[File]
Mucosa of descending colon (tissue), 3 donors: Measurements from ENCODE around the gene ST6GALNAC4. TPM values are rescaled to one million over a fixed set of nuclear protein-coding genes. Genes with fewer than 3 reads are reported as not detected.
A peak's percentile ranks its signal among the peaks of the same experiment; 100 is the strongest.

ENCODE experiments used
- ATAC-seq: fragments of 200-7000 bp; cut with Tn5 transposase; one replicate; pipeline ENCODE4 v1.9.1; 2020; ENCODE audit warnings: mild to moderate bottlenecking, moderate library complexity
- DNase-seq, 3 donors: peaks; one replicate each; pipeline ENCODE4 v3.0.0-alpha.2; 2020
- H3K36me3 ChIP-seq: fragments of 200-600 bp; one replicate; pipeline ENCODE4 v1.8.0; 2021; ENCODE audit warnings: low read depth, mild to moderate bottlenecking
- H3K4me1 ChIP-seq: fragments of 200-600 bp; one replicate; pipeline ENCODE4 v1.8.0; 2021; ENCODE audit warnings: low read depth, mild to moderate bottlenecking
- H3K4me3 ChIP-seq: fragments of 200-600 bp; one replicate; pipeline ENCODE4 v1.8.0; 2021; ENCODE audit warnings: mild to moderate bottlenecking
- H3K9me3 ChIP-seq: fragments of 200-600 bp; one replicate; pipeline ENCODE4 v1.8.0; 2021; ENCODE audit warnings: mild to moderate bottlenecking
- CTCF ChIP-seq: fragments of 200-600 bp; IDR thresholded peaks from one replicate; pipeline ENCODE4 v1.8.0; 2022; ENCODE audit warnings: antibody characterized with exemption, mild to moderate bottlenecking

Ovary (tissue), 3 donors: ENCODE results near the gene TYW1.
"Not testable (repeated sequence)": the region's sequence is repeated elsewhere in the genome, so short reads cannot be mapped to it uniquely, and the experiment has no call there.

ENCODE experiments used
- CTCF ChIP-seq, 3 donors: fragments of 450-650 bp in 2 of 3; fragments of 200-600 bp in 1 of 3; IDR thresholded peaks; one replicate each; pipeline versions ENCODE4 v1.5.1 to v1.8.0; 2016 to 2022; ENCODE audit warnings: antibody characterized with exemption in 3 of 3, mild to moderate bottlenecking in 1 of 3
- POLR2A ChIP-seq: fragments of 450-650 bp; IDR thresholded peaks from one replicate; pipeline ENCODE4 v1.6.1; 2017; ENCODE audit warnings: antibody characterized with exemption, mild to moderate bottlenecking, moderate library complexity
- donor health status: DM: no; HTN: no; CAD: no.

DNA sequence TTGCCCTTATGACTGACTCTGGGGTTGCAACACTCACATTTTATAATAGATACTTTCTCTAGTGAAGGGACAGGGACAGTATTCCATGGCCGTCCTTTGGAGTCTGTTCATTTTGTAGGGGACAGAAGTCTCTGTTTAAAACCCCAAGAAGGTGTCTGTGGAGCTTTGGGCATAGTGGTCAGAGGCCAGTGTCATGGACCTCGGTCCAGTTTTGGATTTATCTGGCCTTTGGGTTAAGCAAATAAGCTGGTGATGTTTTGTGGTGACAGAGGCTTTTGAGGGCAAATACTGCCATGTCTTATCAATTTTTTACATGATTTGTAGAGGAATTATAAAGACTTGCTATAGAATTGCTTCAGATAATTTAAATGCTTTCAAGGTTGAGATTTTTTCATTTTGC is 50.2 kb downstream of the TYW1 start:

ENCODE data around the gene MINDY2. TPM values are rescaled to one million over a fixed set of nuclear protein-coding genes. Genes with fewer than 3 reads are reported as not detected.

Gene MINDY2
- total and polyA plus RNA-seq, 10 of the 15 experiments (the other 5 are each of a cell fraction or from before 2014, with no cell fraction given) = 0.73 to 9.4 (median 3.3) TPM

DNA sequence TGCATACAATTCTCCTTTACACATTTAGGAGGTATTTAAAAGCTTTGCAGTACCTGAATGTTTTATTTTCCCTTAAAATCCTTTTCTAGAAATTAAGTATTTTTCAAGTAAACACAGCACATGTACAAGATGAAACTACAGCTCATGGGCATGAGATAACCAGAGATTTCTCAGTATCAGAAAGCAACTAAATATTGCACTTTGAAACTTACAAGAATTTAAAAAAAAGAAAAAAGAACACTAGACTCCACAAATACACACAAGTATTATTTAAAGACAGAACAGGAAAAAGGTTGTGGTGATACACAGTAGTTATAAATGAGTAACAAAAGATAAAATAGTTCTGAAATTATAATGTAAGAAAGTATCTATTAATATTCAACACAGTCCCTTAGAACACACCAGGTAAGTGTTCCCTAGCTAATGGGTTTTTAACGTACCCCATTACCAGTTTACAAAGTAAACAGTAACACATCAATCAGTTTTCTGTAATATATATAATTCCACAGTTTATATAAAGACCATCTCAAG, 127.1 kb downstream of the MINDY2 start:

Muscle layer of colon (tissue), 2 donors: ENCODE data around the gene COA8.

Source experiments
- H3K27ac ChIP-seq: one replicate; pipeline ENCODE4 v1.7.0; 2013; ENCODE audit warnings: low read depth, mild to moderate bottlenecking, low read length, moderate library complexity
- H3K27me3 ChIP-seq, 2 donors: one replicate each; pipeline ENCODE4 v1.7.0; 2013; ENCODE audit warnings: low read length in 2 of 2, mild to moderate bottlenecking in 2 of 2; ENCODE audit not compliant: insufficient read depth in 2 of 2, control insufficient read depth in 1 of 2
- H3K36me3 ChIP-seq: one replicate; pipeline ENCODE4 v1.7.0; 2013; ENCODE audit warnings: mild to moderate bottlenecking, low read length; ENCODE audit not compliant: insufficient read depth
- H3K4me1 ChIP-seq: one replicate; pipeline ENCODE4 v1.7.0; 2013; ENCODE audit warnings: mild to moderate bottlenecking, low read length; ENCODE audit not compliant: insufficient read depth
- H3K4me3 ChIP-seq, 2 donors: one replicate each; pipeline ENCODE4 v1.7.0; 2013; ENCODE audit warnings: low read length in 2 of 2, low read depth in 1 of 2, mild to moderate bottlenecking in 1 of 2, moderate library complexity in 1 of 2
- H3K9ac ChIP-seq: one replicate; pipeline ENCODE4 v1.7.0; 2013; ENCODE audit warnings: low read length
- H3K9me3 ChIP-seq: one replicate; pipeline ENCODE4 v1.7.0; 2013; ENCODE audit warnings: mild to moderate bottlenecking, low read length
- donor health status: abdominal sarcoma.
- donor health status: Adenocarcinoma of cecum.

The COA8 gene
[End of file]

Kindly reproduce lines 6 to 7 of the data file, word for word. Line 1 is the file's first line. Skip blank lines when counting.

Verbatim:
- H3K36me3 ChIP-seq: fragments of 200-600 bp; one replicate; pipeline ENCODE4 v1.8.0; 2021; ENCODE audit warnings: low read depth, mild to moderate bottlenecking
- H3K4me1 ChIP-seq: fragments of 200-600 bp; one replicate; pipeline ENCODE4 v1.8.0; 2021; ENCODE audit warnings: low read depth, mild to moderate bottlenecking